In a country that's nutty about gossip, veteran barbers Cesar Larios and Manuel Rodriguez run the engine room of the national rumor mill – Managua's landmark Imperial Barbershop. Since this modest three-chair barbershop opened its doors 35 years ago, Rodriguez and Larios have seated, aproned and lathered some of Nicaragua's most important politicians, bankers and powerbrokers. Right-wing former president Arnoldo Alemán and ex-communist guerrilla leader Henry "Modesto" Ruiz are both on the client list. His Eminence, Cardinal Miguel Obando y Bravo, the country's top religious authority, has been getting the same haircut here for 30 years. Managua's Sandinista Mayor, Nicho Marenco, comes in for a trim every month, as do the publishers of the two leading opposition dailies, and a flurry of politicians, businessmen and financial leaders.
Once seated comfortably in the red-cushioned barber's chair, even the most powerful member of the elite becomes just another guy in need of grooming. And it's a common-man experience whose relaxed intimacy most of them seem to relish. "They come in and gossip and joke around," says the 61-year-old Rodríguez, as he deftly moves a straight blade around the ears of a lesser-known patron. "The politicians want to know what other people say about them, and what they say about others."
The politicians, of course, also do some politicking of their own.
"The Liberals says bad things about the Sandinistas, and the Sandinistas say bad things about the Liberals it's a crossfire," says Larios, 56, the barbershop's founder and owner. "When they are sitting in chairs next to each other, they hug and act like friends. But as soon as one of them leaves, the other starts to say bad things again."
The Imperial may simply be the elite's answer to the village barbershop, which has a time-honored role in Nicaraguan society as a place where ideas are exchanged, jokes are tested, names are smeared and rumors are born. All subject matter is open to discussion off the mirror, from politics and sports, to women and weather.
Walking into a Nicaraguan barbershop is a bit like stepping back into the colonial era, and some of the equipment in use is not that much newer. My neighborhood barber gives me a straight-blade shave, proceeded by several rounds of ointments and creams, and then a full facial and head massages with some sort of ancient vibrating contraption that looks like a Thomas Edison prototype. I don't know what that thing is, but it keeps me going back.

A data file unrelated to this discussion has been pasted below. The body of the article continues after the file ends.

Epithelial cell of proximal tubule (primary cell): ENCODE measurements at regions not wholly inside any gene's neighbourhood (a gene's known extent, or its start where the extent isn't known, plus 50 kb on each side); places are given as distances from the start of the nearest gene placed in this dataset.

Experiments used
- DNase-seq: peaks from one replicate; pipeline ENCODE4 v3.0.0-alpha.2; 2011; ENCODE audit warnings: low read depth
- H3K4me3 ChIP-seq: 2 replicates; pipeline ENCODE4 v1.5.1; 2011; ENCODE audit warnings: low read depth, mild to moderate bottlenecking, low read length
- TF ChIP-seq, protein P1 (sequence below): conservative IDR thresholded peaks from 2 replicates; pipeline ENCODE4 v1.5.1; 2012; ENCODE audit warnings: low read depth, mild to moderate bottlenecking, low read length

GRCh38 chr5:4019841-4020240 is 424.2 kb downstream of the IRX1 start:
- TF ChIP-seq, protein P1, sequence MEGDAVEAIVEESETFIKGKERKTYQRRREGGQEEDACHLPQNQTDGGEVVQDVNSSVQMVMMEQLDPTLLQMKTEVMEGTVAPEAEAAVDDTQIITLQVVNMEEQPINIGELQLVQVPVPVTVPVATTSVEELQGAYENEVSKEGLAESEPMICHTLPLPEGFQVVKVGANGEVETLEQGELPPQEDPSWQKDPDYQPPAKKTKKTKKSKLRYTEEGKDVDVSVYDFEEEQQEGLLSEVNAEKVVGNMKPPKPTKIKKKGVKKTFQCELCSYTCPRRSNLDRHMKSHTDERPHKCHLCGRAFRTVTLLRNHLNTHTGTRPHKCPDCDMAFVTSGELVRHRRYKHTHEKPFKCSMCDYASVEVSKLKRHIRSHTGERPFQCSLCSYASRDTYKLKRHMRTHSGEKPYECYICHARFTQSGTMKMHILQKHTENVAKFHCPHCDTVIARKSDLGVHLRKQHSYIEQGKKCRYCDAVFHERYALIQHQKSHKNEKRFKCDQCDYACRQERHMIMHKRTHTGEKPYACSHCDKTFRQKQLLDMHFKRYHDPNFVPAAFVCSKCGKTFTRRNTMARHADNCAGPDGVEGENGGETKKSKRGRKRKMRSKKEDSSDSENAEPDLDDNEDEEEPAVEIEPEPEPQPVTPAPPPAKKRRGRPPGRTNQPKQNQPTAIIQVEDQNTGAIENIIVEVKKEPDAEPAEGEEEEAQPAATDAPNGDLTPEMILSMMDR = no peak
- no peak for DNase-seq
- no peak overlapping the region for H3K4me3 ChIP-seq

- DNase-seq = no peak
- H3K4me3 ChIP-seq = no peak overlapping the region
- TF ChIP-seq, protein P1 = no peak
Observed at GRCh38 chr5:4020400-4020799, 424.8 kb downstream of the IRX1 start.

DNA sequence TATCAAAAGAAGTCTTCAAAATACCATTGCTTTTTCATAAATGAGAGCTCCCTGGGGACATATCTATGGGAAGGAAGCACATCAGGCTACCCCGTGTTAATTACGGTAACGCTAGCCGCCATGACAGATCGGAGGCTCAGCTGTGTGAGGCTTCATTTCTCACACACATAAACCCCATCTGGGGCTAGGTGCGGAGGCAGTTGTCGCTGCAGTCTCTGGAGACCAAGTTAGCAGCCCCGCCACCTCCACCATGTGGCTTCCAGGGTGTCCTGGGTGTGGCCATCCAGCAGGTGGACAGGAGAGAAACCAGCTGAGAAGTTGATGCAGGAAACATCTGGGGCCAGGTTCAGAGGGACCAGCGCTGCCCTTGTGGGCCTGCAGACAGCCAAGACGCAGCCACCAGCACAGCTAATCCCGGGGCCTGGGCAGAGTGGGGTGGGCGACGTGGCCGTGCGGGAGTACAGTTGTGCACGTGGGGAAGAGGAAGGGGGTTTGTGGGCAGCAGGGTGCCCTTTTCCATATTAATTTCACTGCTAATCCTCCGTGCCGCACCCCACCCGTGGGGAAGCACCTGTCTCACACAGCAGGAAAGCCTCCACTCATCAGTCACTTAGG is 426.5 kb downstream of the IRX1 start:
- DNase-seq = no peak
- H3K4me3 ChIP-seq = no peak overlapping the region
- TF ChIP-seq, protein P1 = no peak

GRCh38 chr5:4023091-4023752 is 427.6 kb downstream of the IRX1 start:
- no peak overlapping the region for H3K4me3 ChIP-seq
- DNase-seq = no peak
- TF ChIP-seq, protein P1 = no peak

And just as the scuttlebutt at the Imperial is a window into Nicaragua's corridors of power, my local barbershop is the best place to take the pulse of the street. Here, news rolls easily off the tongues of those who know what they're talking about, and those who don't. Sometimes, the barbershop itself becomes part of the news: When legendary newspaper publisher and opposition leader Pedro Joaquin Chamorro was gunned down by unknown shooters in January 1978, the leading suspect one of Larios' clients told the police he had been getting a haircut at the Imperial Barbershop at the time of the murder. Larios later had to testify that the suspect had not in fact been in his chair that day.
Unless served a summons, however, Larios and Rodriguez prefer to respect barber-client privilege, especially with their bigger clients the ones who have outgrown the chair, so to speak. Arnoldo Alemán, the portly former president convicted on embezzlement charges, now sends a car and driver to fetch Rodríguez to do a home haircut, for which the barber charges double, or $9. Miguel Obando y Bravo, who used to come into the shop when he was just Archbishop of Managua, started sending the car after the Pope named him cardinal in 1985.
"You build up a confidence with the clients," Rodriguez says, politely declining to discuss any of the really juicy tidbits that have been entrusted to him from the barber's chair over the years. "You hear so much, it's hard to remember everything they say," he adds diplomatically, with a revealing twinkle in his eye. In fact, the reason his clients feel so free to express themselves may be that the whatever they say is carefully swept up with the hair clippings and discarded at the end of the day.